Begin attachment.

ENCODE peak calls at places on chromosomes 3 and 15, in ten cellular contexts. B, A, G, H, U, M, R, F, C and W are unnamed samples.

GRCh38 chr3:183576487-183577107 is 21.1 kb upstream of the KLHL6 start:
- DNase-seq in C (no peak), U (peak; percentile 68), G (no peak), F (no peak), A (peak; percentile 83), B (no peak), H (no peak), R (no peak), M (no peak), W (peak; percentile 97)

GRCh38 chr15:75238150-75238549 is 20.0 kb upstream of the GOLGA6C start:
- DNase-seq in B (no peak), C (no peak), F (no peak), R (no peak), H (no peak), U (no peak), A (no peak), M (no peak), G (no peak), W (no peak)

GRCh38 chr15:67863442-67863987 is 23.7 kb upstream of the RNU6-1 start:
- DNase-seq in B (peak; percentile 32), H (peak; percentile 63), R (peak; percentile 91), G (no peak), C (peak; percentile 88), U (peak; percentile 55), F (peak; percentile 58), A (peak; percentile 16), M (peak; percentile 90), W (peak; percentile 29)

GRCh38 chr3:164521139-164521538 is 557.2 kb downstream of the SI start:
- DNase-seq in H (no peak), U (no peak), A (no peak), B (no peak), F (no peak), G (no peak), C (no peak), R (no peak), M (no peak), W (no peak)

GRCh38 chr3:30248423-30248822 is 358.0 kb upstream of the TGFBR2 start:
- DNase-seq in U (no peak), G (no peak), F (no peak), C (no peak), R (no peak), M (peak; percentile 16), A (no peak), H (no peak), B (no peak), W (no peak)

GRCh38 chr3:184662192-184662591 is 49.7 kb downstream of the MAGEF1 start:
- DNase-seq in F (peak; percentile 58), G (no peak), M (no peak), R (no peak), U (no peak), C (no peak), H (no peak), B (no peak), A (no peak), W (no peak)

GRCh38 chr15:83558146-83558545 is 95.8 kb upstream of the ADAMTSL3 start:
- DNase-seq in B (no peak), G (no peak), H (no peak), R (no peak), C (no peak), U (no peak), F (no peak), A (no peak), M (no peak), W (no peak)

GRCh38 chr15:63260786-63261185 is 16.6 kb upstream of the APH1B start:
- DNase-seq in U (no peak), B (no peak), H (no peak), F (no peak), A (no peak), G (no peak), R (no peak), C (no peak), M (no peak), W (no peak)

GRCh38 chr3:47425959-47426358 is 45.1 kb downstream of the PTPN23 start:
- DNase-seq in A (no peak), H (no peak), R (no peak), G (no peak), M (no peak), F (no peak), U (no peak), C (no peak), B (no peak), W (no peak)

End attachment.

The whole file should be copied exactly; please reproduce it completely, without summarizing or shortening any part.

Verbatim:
ENCODE peak calls at places on chromosomes 3 and 15, in ten cellular contexts. B, A, G, H, U, M, R, F, C and W are unnamed samples.

GRCh38 chr3:183576487-183577107 is 21.1 kb upstream of the KLHL6 start:
- DNase-seq in C (no peak), U (peak; percentile 68), G (no peak), F (no peak), A (peak; percentile 83), B (no peak), H (no peak), R (no peak), M (no peak), W (peak; percentile 97)

GRCh38 chr15:75238150-75238549 is 20.0 kb upstream of the GOLGA6C start:
- DNase-seq in B (no peak), C (no peak), F (no peak), R (no peak), H (no peak), U (no peak), A (no peak), M (no peak), G (no peak), W (no peak)

GRCh38 chr15:67863442-67863987 is 23.7 kb upstream of the RNU6-1 start:
- DNase-seq in B (peak; percentile 32), H (peak; percentile 63), R (peak; percentile 91), G (no peak), C (peak; percentile 88), U (peak; percentile 55), F (peak; percentile 58), A (peak; percentile 16), M (peak; percentile 90), W (peak; percentile 29)

GRCh38 chr3:164521139-164521538 is 557.2 kb downstream of the SI start:
- DNase-seq in H (no peak), U (no peak), A (no peak), B (no peak), F (no peak), G (no peak), C (no peak), R (no peak), M (no peak), W (no peak)

GRCh38 chr3:30248423-30248822 is 358.0 kb upstream of the TGFBR2 start:
- DNase-seq in U (no peak), G (no peak), F (no peak), C (no peak), R (no peak), M (peak; percentile 16), A (no peak), H (no peak), B (no peak), W (no peak)

GRCh38 chr3:184662192-184662591 is 49.7 kb downstream of the MAGEF1 start:
- DNase-seq in F (peak; percentile 58), G (no peak), M (no peak), R (no peak), U (no peak), C (no peak), H (no peak), B (no peak), A (no peak), W (no peak)

GRCh38 chr15:83558146-83558545 is 95.8 kb upstream of the ADAMTSL3 start:
- DNase-seq in B (no peak), G (no peak), H (no peak), R (no peak), C (no peak), U (no peak), F (no peak), A (no peak), M (no peak), W (no peak)

GRCh38 chr15:63260786-63261185 is 16.6 kb upstream of the APH1B start:
- DNase-seq in U (no peak), B (no peak), H (no peak), F (no peak), A (no peak), G (no peak), R (no peak), C (no peak), M (no peak), W (no peak)

GRCh38 chr3:47425959-47426358 is 45.1 kb downstream of the PTPN23 start:
- DNase-seq in A (no peak), H (no peak), R (no peak), G (no peak), M (no peak), F (no peak), U (no peak), C (no peak), B (no peak), W (no peak)